Using a 7/64th inch drill bit chucked up in my drill press I drilled three holes for the center points and inserted them into the cavity section. I left only the very tip of the nails sticking out. I made sure to take my time and lined the lid up with the cavity section just right. Once everything was lined up I used a mallet to tap the lid into the nail tips poking out of the cavity section. This left me with three impressions that lined up perfectly with the cavity section that will be used at the drill press in a later step. I could then remove the nails from the cavity section.
Step 8: Drilling Holes for Magnets
In order to provide easy access to the contents of the safe, the lid will be held in place with magnets.
Using the nail center point holes drilled earlier as a guide, I drilled holes into the cavity section and lid using a 19/64th inch drill bit. The impressions made into the lid using the center points in an earlier step ensured that the lid and cavity section would line up perfectly.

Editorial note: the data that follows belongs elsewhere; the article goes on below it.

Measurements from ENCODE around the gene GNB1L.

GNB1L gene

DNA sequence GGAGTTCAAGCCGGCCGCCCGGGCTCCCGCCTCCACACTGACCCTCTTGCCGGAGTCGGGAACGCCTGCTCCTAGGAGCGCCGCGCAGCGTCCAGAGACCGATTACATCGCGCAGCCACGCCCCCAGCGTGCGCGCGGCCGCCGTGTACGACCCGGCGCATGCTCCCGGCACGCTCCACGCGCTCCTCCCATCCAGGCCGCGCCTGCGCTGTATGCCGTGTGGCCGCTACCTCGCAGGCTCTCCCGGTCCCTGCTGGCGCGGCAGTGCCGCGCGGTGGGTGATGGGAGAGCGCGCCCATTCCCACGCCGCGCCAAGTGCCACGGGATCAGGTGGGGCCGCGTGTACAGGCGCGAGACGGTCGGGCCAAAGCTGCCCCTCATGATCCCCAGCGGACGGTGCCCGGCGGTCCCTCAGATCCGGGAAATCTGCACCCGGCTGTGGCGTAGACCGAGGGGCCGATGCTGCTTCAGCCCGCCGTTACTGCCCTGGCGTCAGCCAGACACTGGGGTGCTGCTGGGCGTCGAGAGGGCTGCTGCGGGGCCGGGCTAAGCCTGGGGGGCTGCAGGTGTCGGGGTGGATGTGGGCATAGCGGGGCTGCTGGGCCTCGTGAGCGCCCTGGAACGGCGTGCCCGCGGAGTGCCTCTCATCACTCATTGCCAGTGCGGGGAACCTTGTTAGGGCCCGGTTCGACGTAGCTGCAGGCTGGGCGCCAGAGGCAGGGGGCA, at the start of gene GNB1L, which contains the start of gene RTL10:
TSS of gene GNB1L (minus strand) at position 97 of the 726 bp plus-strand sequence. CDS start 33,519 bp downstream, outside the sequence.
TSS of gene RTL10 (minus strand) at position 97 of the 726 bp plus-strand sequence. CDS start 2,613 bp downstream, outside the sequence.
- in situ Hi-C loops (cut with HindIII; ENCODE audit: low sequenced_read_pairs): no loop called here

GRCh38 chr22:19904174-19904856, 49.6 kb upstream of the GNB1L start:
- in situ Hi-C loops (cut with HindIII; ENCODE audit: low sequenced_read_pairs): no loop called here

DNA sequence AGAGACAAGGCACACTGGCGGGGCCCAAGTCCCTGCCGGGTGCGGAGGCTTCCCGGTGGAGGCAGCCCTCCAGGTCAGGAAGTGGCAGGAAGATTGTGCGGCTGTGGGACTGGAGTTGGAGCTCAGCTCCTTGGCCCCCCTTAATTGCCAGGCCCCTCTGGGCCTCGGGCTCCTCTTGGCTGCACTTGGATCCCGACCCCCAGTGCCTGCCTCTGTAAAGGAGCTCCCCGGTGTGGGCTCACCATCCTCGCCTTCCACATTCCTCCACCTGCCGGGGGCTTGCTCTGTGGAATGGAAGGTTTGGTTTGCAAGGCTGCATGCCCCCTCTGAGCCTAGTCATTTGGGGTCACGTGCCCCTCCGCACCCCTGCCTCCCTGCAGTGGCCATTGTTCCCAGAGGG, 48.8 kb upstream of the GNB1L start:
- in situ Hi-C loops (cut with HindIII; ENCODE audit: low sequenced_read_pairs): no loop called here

Step 9: Inserting the Magnets
Once all of the holes were drilled I inserted the magnets into the cavity section. The holes drilled for the magnets were purposefully drilled slightly too small, this allowed me to tap the magnets into the holes and provided a nice, tight, friction fit for the magnets to stay in place without the need of glue. In order to keep track of the orientation of the magnets, I made a small mark using permanent marker. Making sure that the magnets were facing the right way I inserted them into the lid.
Step 10: Gluing the Bottom
I removed the stabilizing shims and glued the bottom of the safe back onto the cavity section using Titebond Original wood glue. In order to keep the piece in place until the glue dried I used masking tape to act as a clamp as more traditional clamps wouldn't be able to grab onto the angled surface of the firewood. Using the tip of a utility blade, I cleaned up any glue that squeezed out on the inside of the cavity.
Step 11: Remove Tape and Test Fit Lid
After letting the glue dry overnight, I peeled off all of the masking tape. I then test fit the lid onto the rest of the safe and everything lined up beautifully.
Step 12: Fill With All Your Treasure!
The only thing left to do now is to fill the safe with all your treasure!